It wins the lottery for me. Then, I quit.

Please respond to the body of the post, not just the title. Thanks.

by nimdokk (Vicar) on Apr 13, 2012 at 12:35 UTC
Apart from the fact that Every OS Sucks, I like the file versioning and stability of OpenVMS, the UI of OSX, the power of *nix (any flavor or Linux), and well the fact that software is readily available off the shelf for Windows.
by duelafn (Priest) on Apr 13, 2012 at 13:58 UTC

I'll play just so that I can rant

• the Spit and Polish of MacOS
• the acceptance/familiarity of Windows - not necessarily ubiquity, just the ability to say "I use FooOS" without having people look at you cross-eyed
• the Choices and Freedom of the "Linux" stack - yes I do run a custom patched firefox on fvwm

However, at this point, comparisons like these are just comparing the caricatures of common perception. Chasing these things down to details is slippery. When I was little boy back in old country, one could reasonably say "UI/UX of MacOS > UI/UX of Linux" or "security of Linux > security of Windows". These days, I do not think that there are any clear winners in the major categories. Linux can be made more secure than windows, but out of the box windows beats most linux distributions. A fresh install of a linux distribution that embraces a non-free package repository will play far more media (and other file types) than a fresh install of windows or macos.

Good Day,
Dean

by je44ery (Hermit) on Apr 13, 2012 at 15:02 UTC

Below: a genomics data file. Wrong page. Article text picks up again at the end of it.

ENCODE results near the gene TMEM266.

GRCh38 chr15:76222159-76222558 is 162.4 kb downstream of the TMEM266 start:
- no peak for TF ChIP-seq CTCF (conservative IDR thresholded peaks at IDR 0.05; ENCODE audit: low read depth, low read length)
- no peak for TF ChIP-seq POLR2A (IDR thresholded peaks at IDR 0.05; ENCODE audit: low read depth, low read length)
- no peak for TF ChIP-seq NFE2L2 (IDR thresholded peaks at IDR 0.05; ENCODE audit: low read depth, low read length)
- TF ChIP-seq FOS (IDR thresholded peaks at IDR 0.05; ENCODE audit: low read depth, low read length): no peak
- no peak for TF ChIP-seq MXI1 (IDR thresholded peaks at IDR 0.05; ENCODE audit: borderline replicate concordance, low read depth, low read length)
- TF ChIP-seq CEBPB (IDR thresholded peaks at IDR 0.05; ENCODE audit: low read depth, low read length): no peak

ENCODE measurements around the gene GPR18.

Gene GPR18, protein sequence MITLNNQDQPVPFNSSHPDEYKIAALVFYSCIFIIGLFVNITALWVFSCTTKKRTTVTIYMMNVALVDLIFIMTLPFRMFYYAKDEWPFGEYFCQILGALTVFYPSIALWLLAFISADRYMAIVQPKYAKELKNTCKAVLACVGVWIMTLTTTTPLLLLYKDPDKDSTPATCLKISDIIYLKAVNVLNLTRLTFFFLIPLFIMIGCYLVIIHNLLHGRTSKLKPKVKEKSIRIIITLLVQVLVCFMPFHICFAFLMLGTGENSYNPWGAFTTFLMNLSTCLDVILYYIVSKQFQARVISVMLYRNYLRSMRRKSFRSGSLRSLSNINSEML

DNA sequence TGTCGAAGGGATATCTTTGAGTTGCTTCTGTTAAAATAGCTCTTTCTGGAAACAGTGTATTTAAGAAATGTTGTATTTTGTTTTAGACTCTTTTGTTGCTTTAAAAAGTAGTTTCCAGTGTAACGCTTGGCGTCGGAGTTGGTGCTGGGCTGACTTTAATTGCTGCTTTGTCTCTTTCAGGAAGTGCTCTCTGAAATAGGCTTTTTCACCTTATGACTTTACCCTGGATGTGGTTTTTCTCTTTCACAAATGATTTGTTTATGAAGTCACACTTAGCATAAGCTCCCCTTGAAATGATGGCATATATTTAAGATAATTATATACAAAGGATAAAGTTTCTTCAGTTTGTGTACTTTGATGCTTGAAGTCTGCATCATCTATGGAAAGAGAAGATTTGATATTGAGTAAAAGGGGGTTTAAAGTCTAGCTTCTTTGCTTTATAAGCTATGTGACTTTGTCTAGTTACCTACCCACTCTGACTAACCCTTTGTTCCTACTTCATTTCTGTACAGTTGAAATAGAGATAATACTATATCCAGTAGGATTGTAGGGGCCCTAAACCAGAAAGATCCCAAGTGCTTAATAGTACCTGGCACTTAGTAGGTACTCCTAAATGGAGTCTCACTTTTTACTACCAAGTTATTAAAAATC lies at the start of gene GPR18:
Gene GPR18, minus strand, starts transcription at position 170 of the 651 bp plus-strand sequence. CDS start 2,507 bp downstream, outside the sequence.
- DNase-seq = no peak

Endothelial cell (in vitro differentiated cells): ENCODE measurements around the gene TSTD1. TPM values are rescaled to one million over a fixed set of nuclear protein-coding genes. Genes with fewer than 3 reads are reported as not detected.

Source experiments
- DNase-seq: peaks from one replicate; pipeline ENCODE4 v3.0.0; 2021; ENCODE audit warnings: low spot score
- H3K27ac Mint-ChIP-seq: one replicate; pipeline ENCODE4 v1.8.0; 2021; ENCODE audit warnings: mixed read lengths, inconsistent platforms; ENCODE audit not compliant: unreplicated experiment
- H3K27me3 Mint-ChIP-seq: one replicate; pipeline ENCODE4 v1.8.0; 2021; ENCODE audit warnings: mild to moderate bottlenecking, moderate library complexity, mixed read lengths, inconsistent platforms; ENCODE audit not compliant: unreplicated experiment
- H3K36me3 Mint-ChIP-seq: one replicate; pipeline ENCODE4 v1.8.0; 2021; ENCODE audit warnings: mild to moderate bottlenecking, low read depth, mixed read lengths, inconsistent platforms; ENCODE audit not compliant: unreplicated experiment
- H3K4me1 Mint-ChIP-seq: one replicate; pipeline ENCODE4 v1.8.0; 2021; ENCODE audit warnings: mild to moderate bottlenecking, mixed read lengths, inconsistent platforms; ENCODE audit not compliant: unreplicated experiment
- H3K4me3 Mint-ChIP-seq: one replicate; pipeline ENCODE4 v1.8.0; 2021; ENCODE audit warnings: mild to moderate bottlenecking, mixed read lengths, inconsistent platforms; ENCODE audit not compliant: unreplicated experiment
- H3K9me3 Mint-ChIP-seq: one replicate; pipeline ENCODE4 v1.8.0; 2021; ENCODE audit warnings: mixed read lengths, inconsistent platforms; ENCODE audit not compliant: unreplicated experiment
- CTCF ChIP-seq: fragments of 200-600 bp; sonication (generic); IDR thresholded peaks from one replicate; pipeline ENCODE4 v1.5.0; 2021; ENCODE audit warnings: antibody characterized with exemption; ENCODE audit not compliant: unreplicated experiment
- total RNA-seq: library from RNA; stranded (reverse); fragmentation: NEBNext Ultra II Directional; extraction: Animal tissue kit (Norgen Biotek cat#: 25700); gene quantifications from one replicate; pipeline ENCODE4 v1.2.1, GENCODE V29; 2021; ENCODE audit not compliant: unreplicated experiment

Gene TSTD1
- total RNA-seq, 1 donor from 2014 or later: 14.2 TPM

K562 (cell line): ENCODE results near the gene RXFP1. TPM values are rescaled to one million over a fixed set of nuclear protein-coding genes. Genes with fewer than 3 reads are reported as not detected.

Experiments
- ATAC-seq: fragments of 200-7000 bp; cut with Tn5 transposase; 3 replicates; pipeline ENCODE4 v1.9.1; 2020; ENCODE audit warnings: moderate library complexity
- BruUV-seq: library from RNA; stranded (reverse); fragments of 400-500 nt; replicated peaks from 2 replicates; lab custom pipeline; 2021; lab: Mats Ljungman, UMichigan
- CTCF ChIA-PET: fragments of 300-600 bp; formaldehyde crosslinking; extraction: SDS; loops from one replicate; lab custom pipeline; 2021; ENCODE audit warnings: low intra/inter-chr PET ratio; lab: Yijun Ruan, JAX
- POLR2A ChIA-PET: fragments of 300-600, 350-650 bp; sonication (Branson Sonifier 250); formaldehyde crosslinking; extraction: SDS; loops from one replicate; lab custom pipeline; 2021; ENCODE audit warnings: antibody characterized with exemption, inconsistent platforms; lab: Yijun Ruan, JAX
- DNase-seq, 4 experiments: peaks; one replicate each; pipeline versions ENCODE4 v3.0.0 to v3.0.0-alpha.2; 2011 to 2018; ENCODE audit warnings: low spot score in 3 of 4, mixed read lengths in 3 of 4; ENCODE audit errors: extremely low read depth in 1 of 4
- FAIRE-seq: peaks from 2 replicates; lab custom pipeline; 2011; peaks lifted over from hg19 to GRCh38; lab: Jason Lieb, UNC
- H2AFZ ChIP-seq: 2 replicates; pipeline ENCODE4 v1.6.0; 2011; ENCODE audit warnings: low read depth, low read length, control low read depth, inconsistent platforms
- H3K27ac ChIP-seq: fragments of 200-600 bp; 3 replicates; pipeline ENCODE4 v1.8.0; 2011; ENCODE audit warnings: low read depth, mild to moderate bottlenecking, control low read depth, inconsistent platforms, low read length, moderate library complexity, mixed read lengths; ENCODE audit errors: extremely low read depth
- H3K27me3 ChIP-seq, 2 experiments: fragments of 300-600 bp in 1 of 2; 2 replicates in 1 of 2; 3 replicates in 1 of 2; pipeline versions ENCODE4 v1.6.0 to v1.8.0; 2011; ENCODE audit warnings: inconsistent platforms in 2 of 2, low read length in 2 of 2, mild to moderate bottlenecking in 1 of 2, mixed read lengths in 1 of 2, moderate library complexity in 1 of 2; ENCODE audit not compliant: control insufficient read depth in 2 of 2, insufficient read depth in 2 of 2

• The Objective C runtime and Cocoa framework of Mac,
• The GNU (over BSD) flavor of certain tools in Linux,
• The video games of Windows.
by BrowserUk (Pope) on Apr 13, 2012 at 15:16 UTC
• cmd.exe
• The user interface of XP.
• The stability and reliability of Vista-64.
• The openness of Linux.
• The toolset of BSD
• Nothing whatsoever of the walled-garden, nanny-state of iOS (and soon to be OS-X).

With the rise and rise of 'Social' network sites: 'Computers are making people easier to use everyday'
Examine what is said, not who speaks -- Silence betokens consent -- Love the truth but pardon error.
"Science is about questioning the status quo. Questioning authority".
In the absence of evidence, opinion is indistinguishable from prejudice.

The start of some sanity?

Nothing whatsoever of the walled-garden, nanny-state of iOS (and soon to be OS-X).

Oh, come on in. They serve the best coffee, and the young girls with their fashion accessory glasses look so cute.

One thing in particular about interface, is having more than one way to get there.

You've got everything in the control panel, but Rclick->properties on the desktop, network, computer, etc will get you to the related config GUIs too.

Another thing I miss is using the drive letters as multiple pointers / dynamic bookmarks into the filesystem.

Such as, browse to c:\somewhere\out\there\, and then browse to d:\over\the\rainbow\, fiddle around there, and flip back and forth easily. When dealing with two regions of the same drive, subst z: c:\ does the trick

Not so much an issue these days with GUI file browsing tho ;)

Can you elaborate on liking cmd.exe ?